Turning now to FIG. 3B, the distributed “switching fabric” (i.e., distributed call routing capability) of the present invention enables a communication link to be locally established between neighboring RTX units without the assistance of the NIX unit 24. For example, assume that it is desired that a call be placed from the ITS unit 12e to the ITS unit 12c. In this case the call would proceed through the RTX units 23 and 25, and through the RTX unit 20 to the RTX unit 22. The call would then be relayed by the RTX unit 22 to the ITS unit 12c. In this way the call switching capability inherent within each RTX unit enables the most direct available communication link to be established between the ITS units associated with different RTX units. Accordingly, the present invention preserves trunk resources of the NIX by only routing calls therethrough when necessary to establish a direct communication
II. Overview of Network Communication
A. Network Architecture
Referring to FIG. 4A, there is shown a more detailed block diagrammatic representation of the hardware architecture of the system 10. As is indicated by FIG. 4A, the NIX unit 24 interfaces with the RTX unit 20 through a radio trunk card (RTC) in combination with a rural radio transceiver (RRT), collectively represented as the RTC/RRT module 40. Similarly, the RTX unit 20 is connected to an RTC/RRT module 44 operative to communicate with the RTC/RRT 40 module. The RTX unit 20 is also connected to a radio line card (RLC) in combination with a rural radio transceiver (transmitter/receiver) (RRT), collectively represented as RLC/RRT 48 module, for facilitating communication with intelligent telephone set (ITS) 12. The ITS 12 is linked to a subscriber remote terminal (SRT) in combination with a rural radio transceiver (RRT). The SRT and RRT supporting intelligent telephone set 12 are collectively represented as SRT/RRT module 52.
In a preferred implementation each SRT unit operates on a single radio frequency, and hence traffic channel information is transmitted is alternately transmitted in the forward and reverse directions over each communication link. This “ping-pong” communications protocol, which results in time-sharing of the available frequency band, reduces the number of frequencies required by the coverage area of each RTX unit.
Turning now to FIG. 4B, a generalized representation is provided of the “switching fabric” embedded within the system architecture of FIG. 4A. The “switching fabric” depicted in FIG. 4B provides the interconnection of the multiple network elements comprising a given network realization. The switching fabric is operative to route calls, via the RLC/RRT and RTC/RRT cards of each RTX unit, between selected system nodes as well as to an from the PSTN. As is described hereinafter, the network interconnection facilitating the efficient call routing contemplated by the invention is made possible by the novel communications hardware and switching/control software integrated within the system RTX and NIX units. A switching fabric comprised of a plurality of RTX units, and one or more NIX units, is believed to be unique in the telecommunications industry and to represent a significant advance in the state of the art.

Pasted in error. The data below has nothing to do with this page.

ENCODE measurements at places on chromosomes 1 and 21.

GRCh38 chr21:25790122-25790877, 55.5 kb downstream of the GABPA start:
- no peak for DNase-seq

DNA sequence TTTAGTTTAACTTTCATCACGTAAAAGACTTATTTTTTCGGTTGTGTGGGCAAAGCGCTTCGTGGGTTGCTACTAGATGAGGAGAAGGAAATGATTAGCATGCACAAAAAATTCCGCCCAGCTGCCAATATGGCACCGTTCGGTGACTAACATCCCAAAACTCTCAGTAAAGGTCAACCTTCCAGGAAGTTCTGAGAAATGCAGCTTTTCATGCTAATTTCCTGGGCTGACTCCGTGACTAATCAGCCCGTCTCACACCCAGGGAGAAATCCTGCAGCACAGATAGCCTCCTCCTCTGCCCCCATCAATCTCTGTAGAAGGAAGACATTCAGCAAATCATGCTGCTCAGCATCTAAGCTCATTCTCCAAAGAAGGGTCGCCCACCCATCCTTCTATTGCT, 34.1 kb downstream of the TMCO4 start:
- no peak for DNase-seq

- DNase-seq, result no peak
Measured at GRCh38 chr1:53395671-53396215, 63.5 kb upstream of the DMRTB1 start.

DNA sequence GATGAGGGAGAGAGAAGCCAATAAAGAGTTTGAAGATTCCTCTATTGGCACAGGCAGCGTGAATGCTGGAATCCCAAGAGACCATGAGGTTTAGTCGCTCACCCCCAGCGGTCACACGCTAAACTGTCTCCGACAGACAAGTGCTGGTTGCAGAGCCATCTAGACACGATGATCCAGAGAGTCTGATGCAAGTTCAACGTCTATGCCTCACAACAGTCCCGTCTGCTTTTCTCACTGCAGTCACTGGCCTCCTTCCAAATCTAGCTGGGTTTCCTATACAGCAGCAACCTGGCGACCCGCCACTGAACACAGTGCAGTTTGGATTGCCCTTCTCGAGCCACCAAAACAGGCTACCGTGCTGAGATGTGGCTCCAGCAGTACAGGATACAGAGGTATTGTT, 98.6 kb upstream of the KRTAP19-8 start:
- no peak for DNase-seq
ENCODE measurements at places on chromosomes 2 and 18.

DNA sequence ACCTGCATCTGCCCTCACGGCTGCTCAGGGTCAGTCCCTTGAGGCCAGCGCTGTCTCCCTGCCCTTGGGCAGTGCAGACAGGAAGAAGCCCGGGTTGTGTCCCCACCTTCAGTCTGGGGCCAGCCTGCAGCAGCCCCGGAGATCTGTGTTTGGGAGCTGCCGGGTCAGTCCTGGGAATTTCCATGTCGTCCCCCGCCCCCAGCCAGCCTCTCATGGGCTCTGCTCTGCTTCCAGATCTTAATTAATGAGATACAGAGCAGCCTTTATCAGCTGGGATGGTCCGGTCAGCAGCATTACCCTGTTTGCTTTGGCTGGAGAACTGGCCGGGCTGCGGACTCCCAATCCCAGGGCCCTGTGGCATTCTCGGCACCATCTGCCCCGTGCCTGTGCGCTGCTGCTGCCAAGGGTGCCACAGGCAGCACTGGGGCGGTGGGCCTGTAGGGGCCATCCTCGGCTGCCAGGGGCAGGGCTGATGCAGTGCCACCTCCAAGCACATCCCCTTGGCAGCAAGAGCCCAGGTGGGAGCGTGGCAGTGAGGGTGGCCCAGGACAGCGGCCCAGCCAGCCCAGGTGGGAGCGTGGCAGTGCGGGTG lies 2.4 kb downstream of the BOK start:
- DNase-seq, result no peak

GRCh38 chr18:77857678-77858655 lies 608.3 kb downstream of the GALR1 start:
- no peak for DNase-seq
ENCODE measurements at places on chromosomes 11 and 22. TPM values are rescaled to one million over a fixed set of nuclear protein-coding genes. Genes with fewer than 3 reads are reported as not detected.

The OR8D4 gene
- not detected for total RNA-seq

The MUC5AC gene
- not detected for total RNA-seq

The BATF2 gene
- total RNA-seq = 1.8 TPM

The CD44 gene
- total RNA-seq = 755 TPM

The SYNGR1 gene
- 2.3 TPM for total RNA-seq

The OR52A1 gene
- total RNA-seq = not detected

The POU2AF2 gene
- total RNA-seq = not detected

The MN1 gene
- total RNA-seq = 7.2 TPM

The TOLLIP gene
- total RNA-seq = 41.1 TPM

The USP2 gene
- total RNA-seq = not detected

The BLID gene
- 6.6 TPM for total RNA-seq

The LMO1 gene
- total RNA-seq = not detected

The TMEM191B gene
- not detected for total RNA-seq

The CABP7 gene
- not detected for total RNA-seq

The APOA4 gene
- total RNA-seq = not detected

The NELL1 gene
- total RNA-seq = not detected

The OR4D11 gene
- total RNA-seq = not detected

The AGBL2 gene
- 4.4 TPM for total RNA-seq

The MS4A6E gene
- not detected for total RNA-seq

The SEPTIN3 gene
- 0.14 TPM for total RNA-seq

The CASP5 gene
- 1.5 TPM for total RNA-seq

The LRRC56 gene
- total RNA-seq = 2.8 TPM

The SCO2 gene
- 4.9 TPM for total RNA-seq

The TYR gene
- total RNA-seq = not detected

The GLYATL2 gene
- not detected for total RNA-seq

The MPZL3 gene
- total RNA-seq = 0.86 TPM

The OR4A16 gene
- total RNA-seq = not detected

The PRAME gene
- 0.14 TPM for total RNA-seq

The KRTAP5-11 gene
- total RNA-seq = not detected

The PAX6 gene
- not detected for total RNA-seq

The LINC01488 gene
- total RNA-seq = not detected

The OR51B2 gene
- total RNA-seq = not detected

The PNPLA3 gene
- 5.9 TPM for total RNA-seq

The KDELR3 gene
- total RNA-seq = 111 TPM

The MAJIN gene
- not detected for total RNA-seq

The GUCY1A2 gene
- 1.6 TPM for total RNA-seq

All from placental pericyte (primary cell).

FIG. 4C illustratively represents the hardware and software elements included within each of the networked RTX units comprising the switching fabric generally represented in FIG. 4B. Each RTX unit is seen to include a pair of Common Control modules 60 and 61, which are linked to various interface cards within the RTX unit by way of a set of communication and control buses. More particularly, Common Control module 60 could be assigned to a time division multiplex (TDM) communication bus 63a, and to a Parallel Common Control (PCC) bus 64a. Under these circumstances Common Control module 61 would be assigned to TDM bus 63b and to the PCC bus 64b. As is indicated by FIG. 4C, the TDM buses 63a, 63b and PCC buses 64a, 64b facilitate communication between the Common Control modules 60, 61 and a Radio Line Card (RLC) 66, and between the Common Control modules and a Radio Trunk Card (RTC) 67. The RLC and RTC interface cards are coupled to the TDM and PCC buses through TDM bus drivers 70a, 70b and PCC bus drivers 72a, 72b, respectively. The redundant (i.e., non-active) Common Control enables uninterrupted system operation in the case of failure of the active Common Control, it being understood that only a single Common Control and/or a single TDM/PCC bus may be provided in alternate embodiments.
Again, the Radio Line Card (RLC) 66 provides an interface for radio communication between a given RTX unit and the multiplicity of ITS units within the coverage area thereof. The Radio Trunk Card (RTC) 67 relays traffic channel information, in the above-described TDM format, between the RTX unit in which it is disposed and neighboring RTX/NIX units.
Of the two TDM buses 63a and 63b, only a single one is active at any one time. The active TDM bus is used exclusively for data communication (i.e., voice and/or packet data). That is, the active TDM bus is not used to carry control functions, and is not directly accessible by the Common Control modules 60 and 61. The active TDM bus is selected via a global control signal SYSSEL, which is issued by a controller and bus arbitration unit 75. Since the control signal SYSSEL is “global”, all call switching between interface cards within a given RTX unit are performed solely over the active TDM bus.
As is the case with the TDM buses 63a, 63b, each interface card is capable of using either of the two PCC buses 64a, 64b within the switching fabric of an RTX/NIX unit. The active Common Control, as determined by the system controller and bus arbitration unit 75, also selects the active PCC bus via the control signal SYSSEL. The redundant Common Control is then assigned by default to the alternate PCC bus. Since the PCC buses facilitate communication between the Common Control units, both the primary and alternate PCC buses are continuously exercised. Each PCC bus may be viewed as an extension of the ISA bus (IEEE Standard P966) of the central processing unit (CPU) within the system controller 75, and appears in the address space of the CPU. The PCC Bus provides a control path between the active Common Control and all interface cards (e.g., the Radio Line Card and Radio Trunk Card).